Side note: Yes, that’s right–you read me right. The Guardian ad litem is paid. In circuit court, you’ll for sure have to pay for the Guardian ad litem. Usually, mom and dad split the costs of the Guardian ad litem. In juvenile court, the court will look at your financial situation to determine whether or not you’re able to pay a portion of the Guardian’s fees. As you can imagine, the fees can be pretty high, too, because the Guardian is also an attorney, and bills at a rate like many other attorneys. You also won’t get a statement of your fees during the case; most Guardians ad litem submit a list of their fees at the final hearing, and you’ll have to figure out a way to pay your portion at that point.

Anyway, long story short, if you hate and detest your Guardian ad litem, you’re not alone. If you’re planning on taking steps to try to have your Guardian ad litem removed, though, you’ll want to talk to an attorney first. In 99.999% of cases, it’s a terrible idea, and it’s going to cause much, much more harm to your case than you could possibly hope to benefit if, by whatever miracle, your Guardian were actually removed. It’s time to face up to the fact that your Guardian is your Guardian and will remain your Guardian throughout your case. (In fact, if you go back to court later, you’ll likely have the same Guardian ad litem re-appointed.)

There are plenty of reasons, too, (besides the fact that he or she can’t really be fired) that your Guardian ad litem won’t care at all if you hate him or her–in fact, it may be an important part of their case strategy.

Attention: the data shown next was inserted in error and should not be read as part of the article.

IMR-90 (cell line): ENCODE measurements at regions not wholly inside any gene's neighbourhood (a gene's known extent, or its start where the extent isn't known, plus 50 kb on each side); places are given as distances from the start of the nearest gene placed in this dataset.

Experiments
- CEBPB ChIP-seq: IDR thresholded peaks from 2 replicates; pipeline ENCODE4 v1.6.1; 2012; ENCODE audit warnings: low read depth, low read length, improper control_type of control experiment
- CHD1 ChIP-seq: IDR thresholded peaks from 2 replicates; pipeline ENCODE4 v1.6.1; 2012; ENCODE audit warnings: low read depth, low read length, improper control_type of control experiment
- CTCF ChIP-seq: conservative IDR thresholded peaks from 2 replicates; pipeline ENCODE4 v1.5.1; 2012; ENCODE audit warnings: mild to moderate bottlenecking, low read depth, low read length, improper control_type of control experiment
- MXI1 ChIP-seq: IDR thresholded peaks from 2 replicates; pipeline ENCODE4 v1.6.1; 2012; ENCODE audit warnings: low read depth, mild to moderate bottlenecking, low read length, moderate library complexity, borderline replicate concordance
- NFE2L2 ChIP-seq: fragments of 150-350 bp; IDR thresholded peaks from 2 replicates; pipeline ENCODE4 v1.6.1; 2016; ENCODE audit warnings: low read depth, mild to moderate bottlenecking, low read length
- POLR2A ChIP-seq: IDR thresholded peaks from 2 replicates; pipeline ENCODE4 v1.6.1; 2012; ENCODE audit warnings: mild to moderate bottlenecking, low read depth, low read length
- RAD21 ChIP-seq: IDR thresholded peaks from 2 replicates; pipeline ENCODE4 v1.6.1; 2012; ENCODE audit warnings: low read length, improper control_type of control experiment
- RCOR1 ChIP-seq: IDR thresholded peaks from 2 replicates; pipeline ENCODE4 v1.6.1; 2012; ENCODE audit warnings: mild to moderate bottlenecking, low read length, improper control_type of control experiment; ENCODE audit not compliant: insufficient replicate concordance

Keep in mind that, just because your Guardian ad litem talks to your husband more doesn’t mean that he or she favors your husband’s side. In fact, the Guardian ad litem’s choices have a lot more to do with the type of case you’re facing than anything else. An example? I’m happy to provide one, so glad you asked.

I had a case a little while ago where dad was gone for years and years of the child’s life. By the time we went to court, the child was ten years old–and hadn’t had more than a phone call and one supervised visit with the child in more than five years. Mom had done everything up until that point and, by all accounts, she was doing a tremendous job of it. Of course, when pressed, dad said that it was mom’s fault that he didn’t come around more; it was mom who made visitation difficult, and, as a result, it was really mom’s fault that he stayed away. Mom was furious–and she definitely hated the Guardian ad litem. Her feelings grew worse over time, when it became obvious that the Guardian ad litem wasn’t really all that interested in talking to her.

I tried to explain, and I think eventually I was successful. Even though dad had made some allegations against her, the truth was that mom wasn’t the unknown entity here–dad was. The question wasn’t whether mom was an appropriate custodian–the question was more whether what was appropriate for dad to develop a relationship with the child. Of course the Guardian ad litem spent more time talking to dad than mom! Right? By all accounts, mom was already doing a great job.

I think, too, sometimes a Guardian ad litem wants to annoy the parents. That way, the Guardian sees their true colors, instead of just putting on a happy face. By making the parents mad, the Guardian can see what the parents are really like–and that can help the Guardian cut through the B.S. really quickly and make a thorough and accurate assessment of the situation.

Chances are, you won’t be able to get the Guardian ad litem removed. Your best bet is really just to focus on following the rules, listening to the Guardian ad litem’s recommendations, and doing everything possible to make sure that, when you go to family law court, your case is as strong as possible.

If you have family law concerns about your Guardian ad litem or what options you have in your case moving forward, give our office a call at (757) 425-5200.